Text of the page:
“I will miss Hillary,” Marion sighed as they stepped out of the TARDIS under the carport beside the house. “I liked her… him… both of them.”

“Personal pronouns are confusing with gendermorphs,” Kristoph said with a smile. “But I’m glad you got on. Hillary is a wonderful person.”

He was still smiling as he opened the door and stepped inside. He picked up a letter that was on the mat behind the door. He opened it and his smile broadened further. “We have a dinner invitation. A perfect opportunity for you to wear one of those lovely dresses you and Hillary spent so much time buying on Kalla.”

“An invitation to where?” she asked. “And with whom?”

“That will be a surprise,” Kristoph told her.

And that was as much as he told her for the time being. But she dressed in one of the new dresses and did her hair and make up carefully, and was prepared to be surprised when they travelled by taxi to the city centre.

The cab brought them to an area slightly to the north of the Catholic Cathedral that had become known as Chinatown, stopping outside a small Chinese Herbalist shop with the name Mai Li Tuo over on the fascia.

“This is where we’re having dinner?” she asked as Kristoph paid the driver and took her arm. He knocked at the door of the closed shop and it was opened presently by an elderly Chinaman.

“My friends,” he said, greeting them warmly. “Come in, the night is cold.”

“It is that,” Kristoph answered. They entered and followed the old man up the stairs.

“I don’t understand,” Marion whispered. “Who is he?”

“You don’t recognise me, Marion?” he asked as he showed them into an elegant dining room with a low table with cushioned seats around them. “It has been a long time.”

“A little short of four thousand years,” Kristoph said. “You have lived your last life to the full, my friend.”

“Four thousand…” Marion’s eyes opened wide as she began to understand. “Oh… Oh… Lee… is it… is it really you?”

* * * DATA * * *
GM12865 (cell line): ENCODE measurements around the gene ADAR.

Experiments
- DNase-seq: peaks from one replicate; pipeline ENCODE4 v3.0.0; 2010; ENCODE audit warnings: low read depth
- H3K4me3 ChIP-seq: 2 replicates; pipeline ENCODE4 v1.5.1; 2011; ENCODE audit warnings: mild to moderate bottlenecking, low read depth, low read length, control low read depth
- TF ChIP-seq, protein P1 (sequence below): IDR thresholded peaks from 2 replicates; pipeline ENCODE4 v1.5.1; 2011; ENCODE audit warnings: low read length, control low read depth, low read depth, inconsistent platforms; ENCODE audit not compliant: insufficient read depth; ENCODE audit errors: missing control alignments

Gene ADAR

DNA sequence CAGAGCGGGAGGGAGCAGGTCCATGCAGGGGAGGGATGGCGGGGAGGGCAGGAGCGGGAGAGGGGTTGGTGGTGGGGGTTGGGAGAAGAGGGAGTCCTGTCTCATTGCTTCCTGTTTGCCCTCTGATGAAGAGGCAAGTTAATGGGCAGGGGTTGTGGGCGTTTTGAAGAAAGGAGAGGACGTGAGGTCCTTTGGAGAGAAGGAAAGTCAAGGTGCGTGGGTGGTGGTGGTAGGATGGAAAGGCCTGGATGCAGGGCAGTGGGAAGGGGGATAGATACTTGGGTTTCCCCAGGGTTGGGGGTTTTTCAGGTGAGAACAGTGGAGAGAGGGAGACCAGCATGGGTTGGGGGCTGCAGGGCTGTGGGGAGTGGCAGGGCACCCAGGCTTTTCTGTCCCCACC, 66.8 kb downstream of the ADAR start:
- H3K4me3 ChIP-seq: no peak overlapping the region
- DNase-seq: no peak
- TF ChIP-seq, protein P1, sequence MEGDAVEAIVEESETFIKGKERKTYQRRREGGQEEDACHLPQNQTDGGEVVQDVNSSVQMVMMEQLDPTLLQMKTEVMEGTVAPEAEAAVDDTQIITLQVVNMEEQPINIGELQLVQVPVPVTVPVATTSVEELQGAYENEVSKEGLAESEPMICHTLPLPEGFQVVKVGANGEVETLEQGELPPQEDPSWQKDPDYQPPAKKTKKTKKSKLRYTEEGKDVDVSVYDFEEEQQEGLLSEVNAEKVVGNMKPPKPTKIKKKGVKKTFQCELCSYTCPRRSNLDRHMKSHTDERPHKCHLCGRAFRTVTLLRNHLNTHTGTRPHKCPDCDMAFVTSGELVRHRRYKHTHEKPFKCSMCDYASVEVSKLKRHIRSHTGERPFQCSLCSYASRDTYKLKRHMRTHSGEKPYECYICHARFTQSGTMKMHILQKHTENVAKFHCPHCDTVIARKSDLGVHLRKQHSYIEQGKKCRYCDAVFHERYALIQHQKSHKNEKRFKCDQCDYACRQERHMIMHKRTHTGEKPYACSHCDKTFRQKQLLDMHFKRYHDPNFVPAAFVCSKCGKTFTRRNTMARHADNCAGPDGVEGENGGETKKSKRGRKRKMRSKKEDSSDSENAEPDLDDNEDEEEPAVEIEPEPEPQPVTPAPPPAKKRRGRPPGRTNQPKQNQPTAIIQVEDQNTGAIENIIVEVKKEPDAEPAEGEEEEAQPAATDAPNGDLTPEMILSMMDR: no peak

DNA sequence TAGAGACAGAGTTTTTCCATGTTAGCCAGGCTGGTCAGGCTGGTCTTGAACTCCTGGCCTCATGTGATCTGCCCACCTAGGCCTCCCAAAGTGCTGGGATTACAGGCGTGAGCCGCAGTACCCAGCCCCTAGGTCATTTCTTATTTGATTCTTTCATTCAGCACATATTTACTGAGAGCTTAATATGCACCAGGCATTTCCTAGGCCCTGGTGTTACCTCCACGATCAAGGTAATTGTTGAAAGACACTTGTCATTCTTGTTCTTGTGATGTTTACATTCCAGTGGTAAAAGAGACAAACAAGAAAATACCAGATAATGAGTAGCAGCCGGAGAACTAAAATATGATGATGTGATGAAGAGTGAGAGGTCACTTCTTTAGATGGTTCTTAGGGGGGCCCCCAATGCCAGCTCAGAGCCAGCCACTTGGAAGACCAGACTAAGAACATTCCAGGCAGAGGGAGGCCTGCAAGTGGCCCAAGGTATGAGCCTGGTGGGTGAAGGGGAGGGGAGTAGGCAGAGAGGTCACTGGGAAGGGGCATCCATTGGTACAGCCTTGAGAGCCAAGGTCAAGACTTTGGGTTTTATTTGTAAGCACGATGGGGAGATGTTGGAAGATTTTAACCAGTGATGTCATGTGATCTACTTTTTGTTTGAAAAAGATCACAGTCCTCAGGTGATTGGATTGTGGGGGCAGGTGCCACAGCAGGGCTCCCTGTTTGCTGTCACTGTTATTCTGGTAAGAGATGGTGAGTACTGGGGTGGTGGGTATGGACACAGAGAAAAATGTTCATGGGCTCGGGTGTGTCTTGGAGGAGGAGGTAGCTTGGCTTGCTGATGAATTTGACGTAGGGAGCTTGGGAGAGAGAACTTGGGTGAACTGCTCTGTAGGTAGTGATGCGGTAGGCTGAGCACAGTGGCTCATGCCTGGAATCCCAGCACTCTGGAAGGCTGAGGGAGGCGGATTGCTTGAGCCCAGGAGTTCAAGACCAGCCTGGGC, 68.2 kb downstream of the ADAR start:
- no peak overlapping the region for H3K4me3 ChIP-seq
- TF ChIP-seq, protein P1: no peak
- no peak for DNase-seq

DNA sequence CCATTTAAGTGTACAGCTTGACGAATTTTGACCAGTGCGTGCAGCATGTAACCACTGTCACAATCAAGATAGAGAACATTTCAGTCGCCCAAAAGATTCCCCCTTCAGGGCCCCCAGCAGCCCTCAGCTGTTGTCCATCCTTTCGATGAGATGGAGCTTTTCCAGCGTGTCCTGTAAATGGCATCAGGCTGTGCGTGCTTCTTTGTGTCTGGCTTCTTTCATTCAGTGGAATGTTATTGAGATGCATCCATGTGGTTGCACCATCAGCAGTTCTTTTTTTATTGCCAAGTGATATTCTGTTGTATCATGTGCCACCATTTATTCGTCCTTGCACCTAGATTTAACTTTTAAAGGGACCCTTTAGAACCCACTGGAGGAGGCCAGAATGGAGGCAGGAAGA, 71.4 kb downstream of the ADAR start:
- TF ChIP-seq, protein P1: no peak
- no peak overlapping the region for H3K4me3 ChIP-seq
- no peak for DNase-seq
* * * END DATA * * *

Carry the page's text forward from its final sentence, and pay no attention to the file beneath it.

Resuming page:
“It is,” he answered. “Though I go by the Chinese version of the name now. Mai Li Tuo, an elder of the community and seller of ancient herbal remedies.”

He bid them sit and brought the food to the table. They ate as he told them in a short digest of his life in China, over nearly four thousand years of its history.

“A country that went through many turmoils, much change,” he said. “But it wasn’t until this century that it became a place I could no longer live in. The Communists destroyed the heart of China. So again I am an exile, from my second home.”

“Oh, that is a shame,” Marion sympathised. “But you came back here. To Liverpool…”

“Yes,” he said. “One compensation. To be able to see again the lovely face of the lady who saved me from my fate.”

Marion blushed. A compliment by a man who was four thousand years old was a compliment indeed.

“Nearer seven thousand,” Li Tuo said with a smile. “I was the same age as Kristoph when you left me in ancient China.”

“Seven thousand!” It was mind boggling.

“A great age even for us,” Kristoph said. “You must have lived well, my friend.”

“Herbal remedies and plenty of exercise,” he answered and his guests laughed joyfully.

Marion looked at Kristoph as they ate and talked together as friends. He WAS truly happy to be reunited with his friend. How close they had both come to tragedy, and now all of that was behind them and they were friends again.

“Yes,” Li Tuo said. “We have been VERY lucky. I have had a good life. And I owe it to you, Marion. I have never forgotten your kindness. Your hand in mine, giving me comfort as I endured the pain of regeneration, your courage in protecting me.”

“It was only a week ago for me,” Marion told him. “For you… longer than I can imagine. WAS it a good life for you, Li? Were you truly happy? Did you… Were you alone all the time? Was there anyone special?”

“Marion thinks 4,000 years without a woman in your life is too long,” Kristoph told him.